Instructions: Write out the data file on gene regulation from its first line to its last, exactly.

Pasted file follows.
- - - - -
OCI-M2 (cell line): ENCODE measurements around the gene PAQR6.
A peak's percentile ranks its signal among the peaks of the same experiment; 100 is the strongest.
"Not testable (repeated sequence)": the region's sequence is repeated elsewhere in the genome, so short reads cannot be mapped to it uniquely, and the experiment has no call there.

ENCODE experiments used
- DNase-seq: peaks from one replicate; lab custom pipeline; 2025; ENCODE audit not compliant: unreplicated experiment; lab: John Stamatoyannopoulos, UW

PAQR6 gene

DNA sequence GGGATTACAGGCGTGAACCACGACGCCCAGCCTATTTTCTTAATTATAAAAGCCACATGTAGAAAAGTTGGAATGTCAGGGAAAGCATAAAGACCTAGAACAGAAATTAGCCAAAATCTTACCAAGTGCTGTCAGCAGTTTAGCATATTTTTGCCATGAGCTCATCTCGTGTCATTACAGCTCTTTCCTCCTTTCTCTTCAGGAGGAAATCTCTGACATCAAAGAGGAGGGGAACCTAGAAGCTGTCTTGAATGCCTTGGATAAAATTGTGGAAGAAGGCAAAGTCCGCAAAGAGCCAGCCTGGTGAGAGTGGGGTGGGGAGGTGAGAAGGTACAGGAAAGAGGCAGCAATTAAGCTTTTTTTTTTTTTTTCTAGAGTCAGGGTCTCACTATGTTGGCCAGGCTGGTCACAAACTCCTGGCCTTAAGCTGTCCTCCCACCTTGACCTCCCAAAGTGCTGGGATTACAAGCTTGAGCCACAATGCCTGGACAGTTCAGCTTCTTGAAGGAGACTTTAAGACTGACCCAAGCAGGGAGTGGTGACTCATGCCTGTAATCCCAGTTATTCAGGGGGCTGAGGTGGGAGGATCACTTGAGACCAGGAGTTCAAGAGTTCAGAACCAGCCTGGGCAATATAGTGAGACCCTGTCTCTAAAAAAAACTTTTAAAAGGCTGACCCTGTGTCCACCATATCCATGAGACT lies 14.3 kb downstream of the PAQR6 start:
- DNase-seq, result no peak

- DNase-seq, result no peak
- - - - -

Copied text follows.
OCI-M2 (cell line): ENCODE measurements around the gene PAQR6.
A peak's percentile ranks its signal among the peaks of the same experiment; 100 is the strongest.
"Not testable (repeated sequence)": the region's sequence is repeated elsewhere in the genome, so short reads cannot be mapped to it uniquely, and the experiment has no call there.

ENCODE experiments used
- DNase-seq: peaks from one replicate; lab custom pipeline; 2025; ENCODE audit not compliant: unreplicated experiment; lab: John Stamatoyannopoulos, UW

PAQR6 gene

DNA sequence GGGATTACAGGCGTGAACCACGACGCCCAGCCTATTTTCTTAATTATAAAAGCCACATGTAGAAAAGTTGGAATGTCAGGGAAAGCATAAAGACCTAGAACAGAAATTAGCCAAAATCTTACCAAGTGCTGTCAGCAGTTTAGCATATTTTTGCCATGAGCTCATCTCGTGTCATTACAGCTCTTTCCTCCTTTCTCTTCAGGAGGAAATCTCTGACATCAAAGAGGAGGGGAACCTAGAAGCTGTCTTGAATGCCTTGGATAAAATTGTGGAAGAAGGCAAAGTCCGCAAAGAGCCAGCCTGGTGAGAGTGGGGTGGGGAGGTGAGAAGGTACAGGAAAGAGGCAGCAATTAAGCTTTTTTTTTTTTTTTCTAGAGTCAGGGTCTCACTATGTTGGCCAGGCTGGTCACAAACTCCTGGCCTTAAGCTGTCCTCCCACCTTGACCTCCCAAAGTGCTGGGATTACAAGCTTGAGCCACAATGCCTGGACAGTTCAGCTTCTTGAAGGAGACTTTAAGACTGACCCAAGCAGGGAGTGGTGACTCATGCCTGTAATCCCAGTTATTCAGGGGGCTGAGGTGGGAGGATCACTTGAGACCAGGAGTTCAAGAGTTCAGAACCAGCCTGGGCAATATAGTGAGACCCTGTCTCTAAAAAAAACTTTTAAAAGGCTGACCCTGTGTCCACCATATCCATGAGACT lies 14.3 kb downstream of the PAQR6 start:
- DNase-seq, result no peak

- DNase-seq, result no peak